For a better mechanical, history of these fine engines, hit the books. Our job here is to discuss how the motors fit and work in Jeep conversion situations.
Our #MMX motor mounts for Dodge 318 and 360 engines into Jeep vehicles. Their excellent design allows for the proper placement into nearly every model of Jeep made after 1971. See our engine mounts page for details.
Where the discussion gets tricky is the area of transmission compatibility. The very clear choice for most Jeeps is the Dodge NP435 transmission, as they bolt readily to these engines, and are adaptable to a variety of Jeep transfer cases. This transmission exhibits all the strength and qualities of the other great truck four-speeds, including great gearing, strength, availability, affordability, and rebuild-ability.
Our #DD1 block-hugging headers in natural steel or ceramic coated.
Of course, these engines are also compatible with the 904, 999 and 727Torqueflite transmissions (Dodge patterned only - not AMC), depending on the transmission case castings. For 904 and 999 swaps, these transmissions will require the use of Jeep style transmission to transfer case adapters and output shafts joined to Chrysler cases. Such adapters are difficult to find and not produced by the aftermarket. 727 transmissions do not usually adapt well into some Jeeps due to transmission pan clearance issues.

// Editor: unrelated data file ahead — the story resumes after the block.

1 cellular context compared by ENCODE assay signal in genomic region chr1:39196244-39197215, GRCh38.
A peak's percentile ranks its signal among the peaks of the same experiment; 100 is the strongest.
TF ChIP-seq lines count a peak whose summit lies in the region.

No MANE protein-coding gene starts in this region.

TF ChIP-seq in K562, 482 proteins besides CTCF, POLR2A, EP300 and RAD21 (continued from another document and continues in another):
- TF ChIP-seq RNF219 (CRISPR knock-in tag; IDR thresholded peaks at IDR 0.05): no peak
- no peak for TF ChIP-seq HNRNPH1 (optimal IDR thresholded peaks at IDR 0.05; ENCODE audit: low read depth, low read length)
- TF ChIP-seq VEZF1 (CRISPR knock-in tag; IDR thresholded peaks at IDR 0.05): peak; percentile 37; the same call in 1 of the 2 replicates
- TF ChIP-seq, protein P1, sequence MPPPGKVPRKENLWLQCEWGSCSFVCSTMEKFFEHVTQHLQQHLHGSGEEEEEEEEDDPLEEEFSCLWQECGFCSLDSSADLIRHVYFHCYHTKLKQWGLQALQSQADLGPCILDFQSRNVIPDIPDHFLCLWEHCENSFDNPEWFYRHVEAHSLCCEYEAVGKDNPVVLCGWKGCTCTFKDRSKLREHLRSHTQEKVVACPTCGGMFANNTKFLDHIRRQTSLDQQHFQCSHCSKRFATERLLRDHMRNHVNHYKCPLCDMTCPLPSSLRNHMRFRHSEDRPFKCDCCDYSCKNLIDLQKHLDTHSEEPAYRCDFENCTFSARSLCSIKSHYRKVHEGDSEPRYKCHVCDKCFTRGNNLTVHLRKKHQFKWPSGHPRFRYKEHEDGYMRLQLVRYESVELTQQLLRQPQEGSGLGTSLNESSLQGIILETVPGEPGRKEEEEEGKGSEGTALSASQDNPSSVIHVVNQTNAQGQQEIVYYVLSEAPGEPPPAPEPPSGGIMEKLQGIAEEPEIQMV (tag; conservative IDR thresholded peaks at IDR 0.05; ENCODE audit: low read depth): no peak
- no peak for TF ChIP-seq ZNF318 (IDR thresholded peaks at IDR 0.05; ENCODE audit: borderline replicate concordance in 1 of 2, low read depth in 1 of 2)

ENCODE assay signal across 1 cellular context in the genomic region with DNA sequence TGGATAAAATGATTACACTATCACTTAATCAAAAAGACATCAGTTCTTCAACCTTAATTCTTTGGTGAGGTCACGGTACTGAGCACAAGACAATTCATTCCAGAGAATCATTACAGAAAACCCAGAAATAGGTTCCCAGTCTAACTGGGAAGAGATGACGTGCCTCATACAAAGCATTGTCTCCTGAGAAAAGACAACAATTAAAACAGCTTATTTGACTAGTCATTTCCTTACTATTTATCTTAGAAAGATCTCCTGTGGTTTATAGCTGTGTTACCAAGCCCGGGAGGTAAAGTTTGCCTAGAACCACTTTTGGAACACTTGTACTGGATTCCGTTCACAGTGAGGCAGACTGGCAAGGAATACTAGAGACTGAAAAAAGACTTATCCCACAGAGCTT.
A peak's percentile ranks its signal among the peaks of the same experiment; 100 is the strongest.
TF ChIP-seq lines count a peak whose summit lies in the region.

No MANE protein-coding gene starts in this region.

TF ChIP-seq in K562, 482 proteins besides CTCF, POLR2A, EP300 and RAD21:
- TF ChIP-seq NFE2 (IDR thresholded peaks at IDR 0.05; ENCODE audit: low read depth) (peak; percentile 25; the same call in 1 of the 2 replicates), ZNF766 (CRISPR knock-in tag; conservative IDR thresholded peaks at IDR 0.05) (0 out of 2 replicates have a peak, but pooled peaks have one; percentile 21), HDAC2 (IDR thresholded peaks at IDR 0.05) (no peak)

Headers are recommend for nearly all conversions. We carry a set of block hugging headers for the 318 / 360 engines that will fit in nearly any Jeep.
Fuel requirements are dependant more on the era of the engine and its fuel delivery methods. Pressure ranges for them are from 6 to 46 psi, for carbureted to fuel-injected, respectively.
Many stock 318 & 360's come with a center or front sump oil pan. You should seek out a rear sump pan and dipstick combination. The 318 rear sump pan is a Chrysler #5249062. The 360 takes a #5249060. These are commonly available for under $90.
We get asked occasionally what our opinions are of the Mopar V8 swaps into Jeeps. Some individuals think they must be easier since Jeep is now a Chrysler company. The swaps are not as intuitive as this would suggest, and on a whole, it is usually going to be easier and more economical to install a GM V8.
318 and 360 swaps into Jeeps are not as well documented as Chevy and Ford V8 swaps, the interest and momentum is rising and a body of knowledge is deepening on the subject. These good engines and worthy of consideration if you have one of these engines on hand. The installer should keep in mind that these engines, while affordable, do generally cost more to install and to work on than the Small Block Chevy and Ford counterparts. For those who understand and are comfortable with these good motors, this is usually not a significant setback.
Of course, the mechanical history of the Dodge V8 motor is much richer than this synopsis, and we do recommend more research and reading for the enthusiast.